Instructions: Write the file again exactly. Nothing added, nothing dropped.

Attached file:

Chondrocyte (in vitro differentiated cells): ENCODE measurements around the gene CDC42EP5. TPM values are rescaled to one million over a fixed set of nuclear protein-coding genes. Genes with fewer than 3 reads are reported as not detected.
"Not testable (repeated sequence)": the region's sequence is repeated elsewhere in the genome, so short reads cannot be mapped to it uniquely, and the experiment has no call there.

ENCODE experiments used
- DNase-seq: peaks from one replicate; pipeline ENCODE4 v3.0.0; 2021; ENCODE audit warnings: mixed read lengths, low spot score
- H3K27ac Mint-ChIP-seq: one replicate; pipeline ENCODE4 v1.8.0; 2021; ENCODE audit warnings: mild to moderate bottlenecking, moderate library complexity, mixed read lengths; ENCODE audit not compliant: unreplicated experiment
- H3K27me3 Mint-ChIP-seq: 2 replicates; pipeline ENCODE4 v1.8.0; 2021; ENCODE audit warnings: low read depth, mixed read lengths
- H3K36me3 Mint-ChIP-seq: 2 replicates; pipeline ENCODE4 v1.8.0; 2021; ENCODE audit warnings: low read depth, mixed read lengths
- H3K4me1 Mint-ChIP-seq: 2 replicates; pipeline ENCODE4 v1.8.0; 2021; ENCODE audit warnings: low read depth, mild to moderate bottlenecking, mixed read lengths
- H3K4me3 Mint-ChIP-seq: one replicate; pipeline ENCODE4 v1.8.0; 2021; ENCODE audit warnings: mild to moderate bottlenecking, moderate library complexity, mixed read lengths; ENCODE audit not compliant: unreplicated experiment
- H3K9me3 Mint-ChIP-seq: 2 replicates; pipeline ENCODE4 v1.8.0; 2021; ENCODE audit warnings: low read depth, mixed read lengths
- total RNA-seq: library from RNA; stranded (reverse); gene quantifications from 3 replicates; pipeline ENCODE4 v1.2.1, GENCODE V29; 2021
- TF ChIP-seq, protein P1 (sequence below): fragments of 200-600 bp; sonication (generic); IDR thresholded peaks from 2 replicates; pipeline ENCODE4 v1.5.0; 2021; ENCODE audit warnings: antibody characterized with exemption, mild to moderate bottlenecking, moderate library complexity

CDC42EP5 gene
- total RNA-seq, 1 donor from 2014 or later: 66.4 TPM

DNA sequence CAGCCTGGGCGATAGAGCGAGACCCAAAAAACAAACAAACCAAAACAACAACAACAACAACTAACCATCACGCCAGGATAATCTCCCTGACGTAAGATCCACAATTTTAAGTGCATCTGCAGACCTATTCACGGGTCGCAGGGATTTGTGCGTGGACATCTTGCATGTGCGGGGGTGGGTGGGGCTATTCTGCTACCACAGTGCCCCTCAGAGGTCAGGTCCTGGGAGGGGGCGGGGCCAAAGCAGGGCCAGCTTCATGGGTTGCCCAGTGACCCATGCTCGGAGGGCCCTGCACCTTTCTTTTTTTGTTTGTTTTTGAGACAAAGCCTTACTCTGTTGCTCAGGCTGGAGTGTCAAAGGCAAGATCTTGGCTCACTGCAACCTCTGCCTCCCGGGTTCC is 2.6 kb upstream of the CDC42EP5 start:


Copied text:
Chondrocyte (in vitro differentiated cells): ENCODE measurements around the gene CDC42EP5. TPM values are rescaled to one million over a fixed set of nuclear protein-coding genes. Genes with fewer than 3 reads are reported as not detected.
"Not testable (repeated sequence)": the region's sequence is repeated elsewhere in the genome, so short reads cannot be mapped to it uniquely, and the experiment has no call there.

ENCODE experiments used
- DNase-seq: peaks from one replicate; pipeline ENCODE4 v3.0.0; 2021; ENCODE audit warnings: mixed read lengths, low spot score
- H3K27ac Mint-ChIP-seq: one replicate; pipeline ENCODE4 v1.8.0; 2021; ENCODE audit warnings: mild to moderate bottlenecking, moderate library complexity, mixed read lengths; ENCODE audit not compliant: unreplicated experiment
- H3K27me3 Mint-ChIP-seq: 2 replicates; pipeline ENCODE4 v1.8.0; 2021; ENCODE audit warnings: low read depth, mixed read lengths
- H3K36me3 Mint-ChIP-seq: 2 replicates; pipeline ENCODE4 v1.8.0; 2021; ENCODE audit warnings: low read depth, mixed read lengths
- H3K4me1 Mint-ChIP-seq: 2 replicates; pipeline ENCODE4 v1.8.0; 2021; ENCODE audit warnings: low read depth, mild to moderate bottlenecking, mixed read lengths
- H3K4me3 Mint-ChIP-seq: one replicate; pipeline ENCODE4 v1.8.0; 2021; ENCODE audit warnings: mild to moderate bottlenecking, moderate library complexity, mixed read lengths; ENCODE audit not compliant: unreplicated experiment
- H3K9me3 Mint-ChIP-seq: 2 replicates; pipeline ENCODE4 v1.8.0; 2021; ENCODE audit warnings: low read depth, mixed read lengths
- total RNA-seq: library from RNA; stranded (reverse); gene quantifications from 3 replicates; pipeline ENCODE4 v1.2.1, GENCODE V29; 2021
- TF ChIP-seq, protein P1 (sequence below): fragments of 200-600 bp; sonication (generic); IDR thresholded peaks from 2 replicates; pipeline ENCODE4 v1.5.0; 2021; ENCODE audit warnings: antibody characterized with exemption, mild to moderate bottlenecking, moderate library complexity

CDC42EP5 gene
- total RNA-seq, 1 donor from 2014 or later: 66.4 TPM

DNA sequence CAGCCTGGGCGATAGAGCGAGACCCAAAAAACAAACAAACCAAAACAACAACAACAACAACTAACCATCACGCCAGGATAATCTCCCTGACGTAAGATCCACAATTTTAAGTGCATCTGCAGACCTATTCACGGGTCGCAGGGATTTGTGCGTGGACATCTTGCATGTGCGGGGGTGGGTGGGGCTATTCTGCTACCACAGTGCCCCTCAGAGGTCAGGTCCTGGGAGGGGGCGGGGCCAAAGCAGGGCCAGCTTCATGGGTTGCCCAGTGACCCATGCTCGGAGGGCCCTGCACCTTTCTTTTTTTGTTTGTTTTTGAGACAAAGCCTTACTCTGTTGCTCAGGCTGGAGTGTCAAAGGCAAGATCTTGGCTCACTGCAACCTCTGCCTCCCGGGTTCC is 2.6 kb upstream of the CDC42EP5 start: